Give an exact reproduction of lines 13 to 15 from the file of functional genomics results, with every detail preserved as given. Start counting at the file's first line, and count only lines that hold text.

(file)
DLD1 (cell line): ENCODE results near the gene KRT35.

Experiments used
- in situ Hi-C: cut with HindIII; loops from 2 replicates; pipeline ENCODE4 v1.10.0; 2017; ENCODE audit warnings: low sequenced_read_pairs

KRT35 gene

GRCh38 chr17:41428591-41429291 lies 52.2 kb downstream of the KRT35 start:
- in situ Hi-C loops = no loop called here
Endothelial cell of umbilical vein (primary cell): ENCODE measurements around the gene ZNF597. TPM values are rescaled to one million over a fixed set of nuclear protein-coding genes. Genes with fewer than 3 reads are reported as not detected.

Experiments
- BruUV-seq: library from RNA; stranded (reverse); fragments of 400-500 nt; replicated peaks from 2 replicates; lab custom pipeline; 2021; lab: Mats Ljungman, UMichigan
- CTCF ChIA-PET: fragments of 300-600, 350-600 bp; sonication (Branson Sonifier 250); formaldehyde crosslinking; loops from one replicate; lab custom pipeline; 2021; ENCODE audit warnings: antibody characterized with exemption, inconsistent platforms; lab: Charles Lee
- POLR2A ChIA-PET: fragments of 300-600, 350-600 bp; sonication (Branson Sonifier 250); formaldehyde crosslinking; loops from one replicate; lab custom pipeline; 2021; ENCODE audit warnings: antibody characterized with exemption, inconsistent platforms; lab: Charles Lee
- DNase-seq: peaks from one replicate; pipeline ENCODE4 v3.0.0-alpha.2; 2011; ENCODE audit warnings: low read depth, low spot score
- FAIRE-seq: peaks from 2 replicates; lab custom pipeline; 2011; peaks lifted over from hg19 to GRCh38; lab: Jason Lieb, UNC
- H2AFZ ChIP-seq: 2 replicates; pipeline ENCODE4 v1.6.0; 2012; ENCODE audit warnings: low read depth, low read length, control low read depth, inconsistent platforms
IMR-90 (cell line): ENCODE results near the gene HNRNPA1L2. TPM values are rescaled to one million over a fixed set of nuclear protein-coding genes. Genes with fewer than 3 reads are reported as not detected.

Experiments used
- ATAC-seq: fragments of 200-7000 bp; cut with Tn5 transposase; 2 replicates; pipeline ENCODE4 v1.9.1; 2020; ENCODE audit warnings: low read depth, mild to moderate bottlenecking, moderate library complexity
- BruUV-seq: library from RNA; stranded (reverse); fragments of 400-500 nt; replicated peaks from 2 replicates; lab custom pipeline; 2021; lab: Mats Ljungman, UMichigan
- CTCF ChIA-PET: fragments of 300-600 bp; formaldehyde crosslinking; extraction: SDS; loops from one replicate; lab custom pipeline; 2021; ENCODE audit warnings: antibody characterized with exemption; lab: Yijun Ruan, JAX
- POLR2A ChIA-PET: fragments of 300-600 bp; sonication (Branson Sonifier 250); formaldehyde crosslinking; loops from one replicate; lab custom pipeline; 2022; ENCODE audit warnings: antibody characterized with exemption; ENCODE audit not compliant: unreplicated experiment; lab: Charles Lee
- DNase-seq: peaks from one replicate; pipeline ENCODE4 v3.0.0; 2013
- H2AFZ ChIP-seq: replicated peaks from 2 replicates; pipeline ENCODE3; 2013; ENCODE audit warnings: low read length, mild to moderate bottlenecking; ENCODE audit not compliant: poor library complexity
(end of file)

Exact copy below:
- FAIRE-seq: peaks from 2 replicates; lab custom pipeline; 2011; peaks lifted over from hg19 to GRCh38; lab: Jason Lieb, UNC
- H2AFZ ChIP-seq: 2 replicates; pipeline ENCODE4 v1.6.0; 2012; ENCODE audit warnings: low read depth, low read length, control low read depth, inconsistent platforms
IMR-90 (cell line): ENCODE results near the gene HNRNPA1L2. TPM values are rescaled to one million over a fixed set of nuclear protein-coding genes. Genes with fewer than 3 reads are reported as not detected.